Wednesday, 9 September 2009

Mortifera - Vastiia Tenebrd Mortifera. 84/100.

I’ve always been weary of romantic art. Whether its film, literature or music, the romantic genre has to be very unique in order to appeal to me and the idea of enjoying a romanticised music entity is almost unthinkable to me. I’m a lover of all things dark and depressive, especially when it comes to the various art forms. Even elements of art like paintings, or photography, they have to consist of dark themes in order to appeal to me unless they have an outstanding element of natural beauty that deserves praise regardless. When I came across Alcest for the first time with ‘Le Secret’, the idea of enjoying romantic music didn’t seem like such an odd idea after all. Though I do consider Mortifera to have some of that romantic idealisation within their structures, the band seems to enjoy enabling contrasting sounds to work together in harmony to astounding affects. Obviously, the sound of the band is inspired heavily by Neige. The vocals, the guitars, almost everything about the projection, today at least, screams Neige influence. The man has his fingers in many pies, but before he became a figurehead of lush black metal, his ideas were something of a novelty amongst black metal circles.

Given the fact that the French are known for being romantic people, living in a romanticised country, bands like this probably shouldn’t surprise outsiders, but they do. Its not often that black metal and romance are associated unless we’re discussing older generations of black metal and how they themselves are romantically idealised by fans for being somewhat better than they were. There is an irony that exists within Mortifera’s projection however and that is because the band, apparently, considers their music to be a form of depressive black metal and whilst I can buy into this to some degree, I wouldn’t necessarily associate it with the majority of depressive bands as Mortifera’s sound is in stark contrast to the vast amounts of bands that exist within this overused sub-genre. Elements of the guitar work definitely fit the bill for depressive black metal, but there is enough variation within the soundscapes, a la ‘Epologue D'une Existence De Cyrssthal’, to suggest that there is a lot more to this band than initially meets the eye. ‘Vastiia Tenebrd Mortifera’, the debut and only full-length record from the band who are now on hold for the foreseeable future, is a piece that defies the depressive restraints and seemingly takes influence from elsewhere in its attempt to rid the scene of cries of repetition and a lack of creativity.

Even the instrumental song, ‘Epologue D'une Existence De Cyrssthal’, suggests that Mortifera could have gone on to be one of the leading bands within this field if they had stuck around and if Neige had stayed on. This acoustically driven instrumental song is as lush as black metal gets though, strictly, it wouldn’t fall into the black metal category if it were not on the record as it takes influence from neo-folk music. Elements like this remind me, somewhat, of early Ulver records when they meshed black metal and acoustic folk together to fulfill a purpose of divinity. Its in songs like this that gives Mortifera a wide range of comparisons. People have likened the beauty of this song, and the rest of the music, to bands like Opeth and again, Ulver’s early works and this is an indication of how wonderful black metal can become when you attach an edge to it that doesn’t necessarily seem to fit with its harsh remnants in the grand scheme of things. When it comes to the best songs on the record, ‘La Revenant’ and ‘Ciel Brouille’, the Alcest method of shoegaze meets black metal on the epically tragic romantic tale of ‘Le Secret’ becomes clear once again.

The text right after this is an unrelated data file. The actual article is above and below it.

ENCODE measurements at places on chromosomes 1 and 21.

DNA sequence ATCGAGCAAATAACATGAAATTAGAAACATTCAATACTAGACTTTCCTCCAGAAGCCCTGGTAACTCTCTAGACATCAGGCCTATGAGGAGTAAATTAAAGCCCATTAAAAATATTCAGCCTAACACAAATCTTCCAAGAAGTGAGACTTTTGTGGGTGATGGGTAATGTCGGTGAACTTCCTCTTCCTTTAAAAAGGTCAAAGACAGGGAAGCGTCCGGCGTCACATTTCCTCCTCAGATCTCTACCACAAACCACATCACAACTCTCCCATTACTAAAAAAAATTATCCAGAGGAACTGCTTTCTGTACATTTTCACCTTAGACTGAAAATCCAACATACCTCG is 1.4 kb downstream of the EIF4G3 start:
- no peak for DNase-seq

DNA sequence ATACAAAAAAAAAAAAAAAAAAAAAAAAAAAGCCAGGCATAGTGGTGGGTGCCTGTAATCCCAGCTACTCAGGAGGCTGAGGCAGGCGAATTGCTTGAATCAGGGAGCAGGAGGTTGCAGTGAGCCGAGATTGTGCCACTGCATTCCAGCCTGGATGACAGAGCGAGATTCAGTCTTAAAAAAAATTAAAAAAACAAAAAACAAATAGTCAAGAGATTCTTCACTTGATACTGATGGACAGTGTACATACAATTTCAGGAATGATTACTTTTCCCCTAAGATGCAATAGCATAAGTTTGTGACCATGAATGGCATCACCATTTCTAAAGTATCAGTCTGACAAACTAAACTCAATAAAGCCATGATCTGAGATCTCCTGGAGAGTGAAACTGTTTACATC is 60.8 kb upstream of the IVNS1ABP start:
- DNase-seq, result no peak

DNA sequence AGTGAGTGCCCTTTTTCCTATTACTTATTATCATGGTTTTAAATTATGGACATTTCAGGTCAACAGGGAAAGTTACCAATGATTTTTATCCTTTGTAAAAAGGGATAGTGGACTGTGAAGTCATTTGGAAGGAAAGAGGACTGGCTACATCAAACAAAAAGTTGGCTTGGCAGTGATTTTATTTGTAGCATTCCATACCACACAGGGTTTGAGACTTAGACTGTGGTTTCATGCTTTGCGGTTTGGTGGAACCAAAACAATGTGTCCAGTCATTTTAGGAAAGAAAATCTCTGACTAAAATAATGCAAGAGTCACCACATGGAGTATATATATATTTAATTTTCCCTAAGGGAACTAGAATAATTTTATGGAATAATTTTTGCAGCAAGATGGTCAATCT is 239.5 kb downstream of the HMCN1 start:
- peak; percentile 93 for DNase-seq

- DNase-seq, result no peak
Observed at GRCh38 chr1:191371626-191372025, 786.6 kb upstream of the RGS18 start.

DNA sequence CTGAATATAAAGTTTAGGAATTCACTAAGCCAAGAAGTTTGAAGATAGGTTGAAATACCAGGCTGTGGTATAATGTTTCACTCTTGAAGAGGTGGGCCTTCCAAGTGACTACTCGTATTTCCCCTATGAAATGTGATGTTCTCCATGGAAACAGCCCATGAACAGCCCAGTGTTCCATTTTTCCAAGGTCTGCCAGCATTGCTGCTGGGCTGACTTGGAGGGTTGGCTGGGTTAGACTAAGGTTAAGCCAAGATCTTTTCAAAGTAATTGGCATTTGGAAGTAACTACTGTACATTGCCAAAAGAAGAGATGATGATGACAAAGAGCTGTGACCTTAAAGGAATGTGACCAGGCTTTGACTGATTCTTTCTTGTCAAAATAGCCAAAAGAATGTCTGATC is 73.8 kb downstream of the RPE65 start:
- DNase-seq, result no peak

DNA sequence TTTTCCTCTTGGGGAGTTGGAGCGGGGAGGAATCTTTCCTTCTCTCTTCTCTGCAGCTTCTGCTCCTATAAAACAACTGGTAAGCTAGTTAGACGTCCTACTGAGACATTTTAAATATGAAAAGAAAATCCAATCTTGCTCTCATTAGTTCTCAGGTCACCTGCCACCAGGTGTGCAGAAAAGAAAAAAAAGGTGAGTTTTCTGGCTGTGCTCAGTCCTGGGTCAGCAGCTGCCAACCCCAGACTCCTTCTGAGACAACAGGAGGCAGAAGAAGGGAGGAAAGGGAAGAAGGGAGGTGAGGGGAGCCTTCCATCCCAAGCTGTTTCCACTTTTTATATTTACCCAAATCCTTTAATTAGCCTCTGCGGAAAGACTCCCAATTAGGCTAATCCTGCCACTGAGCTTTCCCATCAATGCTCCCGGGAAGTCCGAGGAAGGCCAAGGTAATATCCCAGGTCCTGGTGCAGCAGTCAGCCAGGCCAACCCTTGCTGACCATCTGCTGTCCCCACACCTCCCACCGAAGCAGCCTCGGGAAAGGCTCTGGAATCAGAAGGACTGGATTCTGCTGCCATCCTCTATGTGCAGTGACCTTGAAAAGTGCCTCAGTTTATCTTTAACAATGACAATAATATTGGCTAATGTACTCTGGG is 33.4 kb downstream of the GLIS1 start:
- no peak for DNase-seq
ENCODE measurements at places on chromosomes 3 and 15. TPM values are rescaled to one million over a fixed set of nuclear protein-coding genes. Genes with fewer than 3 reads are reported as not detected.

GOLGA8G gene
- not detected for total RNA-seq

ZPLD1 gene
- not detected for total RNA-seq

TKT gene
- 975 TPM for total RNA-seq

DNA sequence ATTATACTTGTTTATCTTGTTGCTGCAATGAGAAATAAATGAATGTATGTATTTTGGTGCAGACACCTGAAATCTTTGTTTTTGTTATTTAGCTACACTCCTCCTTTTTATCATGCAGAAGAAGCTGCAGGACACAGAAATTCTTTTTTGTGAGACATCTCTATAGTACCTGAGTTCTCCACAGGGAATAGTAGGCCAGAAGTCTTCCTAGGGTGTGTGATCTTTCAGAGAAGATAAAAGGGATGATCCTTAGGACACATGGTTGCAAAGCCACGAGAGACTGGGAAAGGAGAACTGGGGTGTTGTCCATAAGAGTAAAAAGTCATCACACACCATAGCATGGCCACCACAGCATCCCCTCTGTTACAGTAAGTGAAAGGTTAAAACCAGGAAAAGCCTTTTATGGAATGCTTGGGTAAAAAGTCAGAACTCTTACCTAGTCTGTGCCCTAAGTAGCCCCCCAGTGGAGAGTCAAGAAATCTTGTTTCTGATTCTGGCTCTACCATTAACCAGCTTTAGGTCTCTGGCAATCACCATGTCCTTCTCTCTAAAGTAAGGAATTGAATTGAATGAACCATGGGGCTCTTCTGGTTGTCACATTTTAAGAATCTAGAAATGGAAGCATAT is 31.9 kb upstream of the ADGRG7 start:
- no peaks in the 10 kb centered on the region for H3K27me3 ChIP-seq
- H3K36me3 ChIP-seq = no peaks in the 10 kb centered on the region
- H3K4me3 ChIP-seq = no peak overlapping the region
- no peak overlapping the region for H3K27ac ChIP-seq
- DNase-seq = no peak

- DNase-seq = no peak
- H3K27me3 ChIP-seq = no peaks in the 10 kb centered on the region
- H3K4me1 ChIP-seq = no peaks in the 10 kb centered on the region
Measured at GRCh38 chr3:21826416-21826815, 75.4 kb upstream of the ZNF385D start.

Unfortunately, though these aforementioned songs may be amongst the best that depressive black metal has to offer, given the Neige influence on proceedings (its difficult to escape his influence on this bands sound), there are moments when the transition from the Alcest driven soundscapes, towards a depressive black metal conclusion are lost in the haze of the shoegazing guitars as they monotonously overpower the other elements. These elements include the unusual whispered vocals that offer only a small impact upon the melancholic melodies of the instrumentation and the uninspiring guitar work on efforts like ‘Abstrbve Negabvtiyon Rebssurectyion’. The record even ends with a Celestia cover, which seems rather pointless given the associations and ties to the band that Mortifera has. If they were ever going to include covers on future records, if there are any, I would hope that these songs would come from bands that aren’t associated to this one as then would we have more of an indication as to how solidly Mortifera’s musicianship can be given the fact that they would be operating out of their comfort zone. Despite the worthlessness of some minor moments, the record operates tirelessly within brilliant structures that are reminiscent to ‘Le Secret’ on songs like the lavish and luscious ‘La Revenant’ where Neige’s vocals are at their best once again with his distinctive screams of desolation amidst striking beauty. With a perfectly attuned production style, the clean and harsh elements of this majestic piece make this an instant hit.

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